A Companion to Wolves is a stand alone collaboration by Sarah Monette and Elizabeth Bear. Sarah Monette’s “The Doctrine of Labyrinth” series is currently my favorite book discovery of this year, and Elizabeth Bear’s dark mythological tale of faerie, Blood and Iron, was also excellent so I was very much looking forward to this book. Although I did not enjoy it quite as much as either of these separate works, this tale steeped in Norse mythology still had me riveted and turning the pages.
As the oldest son of a jarl, Njall is to become jarl himself one day. This changes when a man and his wolf come to visit Njall’s father to ask for his oldest son to join the wolfheall, a society of warriors and wolves bonded to each other to better protect the people from trolls and wyverns. Due to the homosexual practices of the men within the wolfheall, Njall’s father refuses to give his son as a tithe, even though the wolfheall needs young men around Njall’s age to train and there are not many fit lads in the village of the right age. Fascinated by the wolf and aware that it is his duty to defend the people, Njall agrees to join the wolfheall even though he is frightened by the stories he has heard. Njall’s father tells him he is sixteen now so it is his decision but tries to persuade him to stay.
Njall travels to the wolfheall where he and a few other boys begin to train. Once the new litter of wolf pups is born, the young men must begin to get to know the pups and let them each choose one of them to bond with. It soon becomes apparent that Njall will be chosen by Viradechtis, who will one day be konigenwolf (queen wolf) of her own pack. As a konigenwolf, Viradechtis will be choosing her mate and Njall’s partner, who will be her mate’s companion. Njall finds this idea unpleasant, but he is very attached to Viradechtis and joins the wolfheall as Isolfr (each man changes his name when bonded). Since it is obvious that Viradechtis will one day be queen wolf, many attempt to win the favor of Isolfr and his wolf. Meanwhile, the troll threat increases and the wolfheall is very busy battling the creatures.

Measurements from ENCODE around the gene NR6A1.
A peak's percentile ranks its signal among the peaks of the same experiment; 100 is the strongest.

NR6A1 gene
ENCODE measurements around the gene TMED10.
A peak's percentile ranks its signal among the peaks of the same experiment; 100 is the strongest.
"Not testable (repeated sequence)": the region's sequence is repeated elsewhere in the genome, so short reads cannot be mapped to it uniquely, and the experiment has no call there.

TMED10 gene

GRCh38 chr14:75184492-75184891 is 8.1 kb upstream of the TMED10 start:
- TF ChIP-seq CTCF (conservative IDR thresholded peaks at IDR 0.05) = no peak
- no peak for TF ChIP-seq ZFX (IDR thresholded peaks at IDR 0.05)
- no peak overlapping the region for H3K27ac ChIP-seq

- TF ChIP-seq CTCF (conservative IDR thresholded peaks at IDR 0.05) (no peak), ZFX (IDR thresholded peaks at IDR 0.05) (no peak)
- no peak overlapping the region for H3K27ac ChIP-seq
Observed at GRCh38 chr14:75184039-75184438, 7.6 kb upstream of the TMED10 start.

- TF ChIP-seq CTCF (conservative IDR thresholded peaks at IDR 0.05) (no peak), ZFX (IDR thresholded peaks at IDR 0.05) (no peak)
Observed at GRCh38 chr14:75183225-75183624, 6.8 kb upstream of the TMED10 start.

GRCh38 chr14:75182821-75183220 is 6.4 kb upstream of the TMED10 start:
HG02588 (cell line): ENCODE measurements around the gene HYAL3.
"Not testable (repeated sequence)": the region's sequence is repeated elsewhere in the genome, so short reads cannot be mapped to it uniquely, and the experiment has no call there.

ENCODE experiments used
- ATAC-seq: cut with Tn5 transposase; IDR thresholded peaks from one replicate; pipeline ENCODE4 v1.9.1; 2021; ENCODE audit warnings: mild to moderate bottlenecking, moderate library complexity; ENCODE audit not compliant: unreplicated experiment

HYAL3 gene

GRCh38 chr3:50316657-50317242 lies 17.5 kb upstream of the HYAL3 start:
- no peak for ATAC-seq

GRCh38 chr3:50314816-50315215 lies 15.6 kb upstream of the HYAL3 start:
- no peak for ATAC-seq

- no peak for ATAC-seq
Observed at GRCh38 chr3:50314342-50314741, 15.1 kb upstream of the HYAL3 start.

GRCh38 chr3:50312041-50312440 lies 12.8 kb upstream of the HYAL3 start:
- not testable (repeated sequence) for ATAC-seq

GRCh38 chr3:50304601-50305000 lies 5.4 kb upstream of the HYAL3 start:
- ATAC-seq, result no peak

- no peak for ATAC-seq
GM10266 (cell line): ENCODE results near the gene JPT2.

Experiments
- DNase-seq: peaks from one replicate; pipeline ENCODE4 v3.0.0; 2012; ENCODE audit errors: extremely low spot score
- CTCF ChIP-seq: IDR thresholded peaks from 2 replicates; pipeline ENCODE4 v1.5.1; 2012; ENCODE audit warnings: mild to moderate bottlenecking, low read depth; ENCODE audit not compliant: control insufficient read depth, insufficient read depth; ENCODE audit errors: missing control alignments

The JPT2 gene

Even though A Companion to Wolves was written by two authors, it reads as though written by one. It keeps the same voice throughout the story and the writing flows well.
The story is told from the third person perspective of Isolfr, who is an interesting character. His tale is a coming of age story, as he learns about it means to be dutiful and to believe in his own point of view instead of what his father has taught him. Isolfr has to discover for himself what his own perspective of the world is and what it means to be a man or woman in the patriarchal society in which he lives. Minor characters are not fleshed out nearly as well as the main character, but the strength of Isolfr and Viradechtis, whose flashes of thought are often amusing, make up for this.
The society and politics of the wolfheall are also an intriguing aspect of the story. The animal companions in this story are not cute little pets – the wolves truly control rule within the wolfheall and the humans mainly follow the lead of their sister or brother wolf. The dominant trellwolf female chooses the male who will lead with her and determines both human leaders by deciding who to bond with and selecting the person bonded to her new mate. It can be a rough society; it’s not all happiness and fun. When a female wolf is in heat, life in the wolfheall can get particularly brutal as the male wolves fight for the female. There are some rather intense sex scenes as a result (between the humans in addition to the wolves since the human companions to the wolves copy their companions, Pern-style), so those who are offended by sexual content that is not watered down should not read this book.
The one complaint I have about this book is that the names can be very confusing. Partway through the book, many of the character’s names change once they join the wolfheall and these names all have some variation of ‘olfr’ or ‘ulf’ in them. It can get hard to keep track of the minor characters since many of their names are similar and their personalities are not terribly unique to begin with.
A Companion to Wolves is an engrossing animal companion story about growing up and becoming your own person that manages to avoid many of the common fantasy tropes about animal companions.
Other reviews (which were influential in my choice to read this one):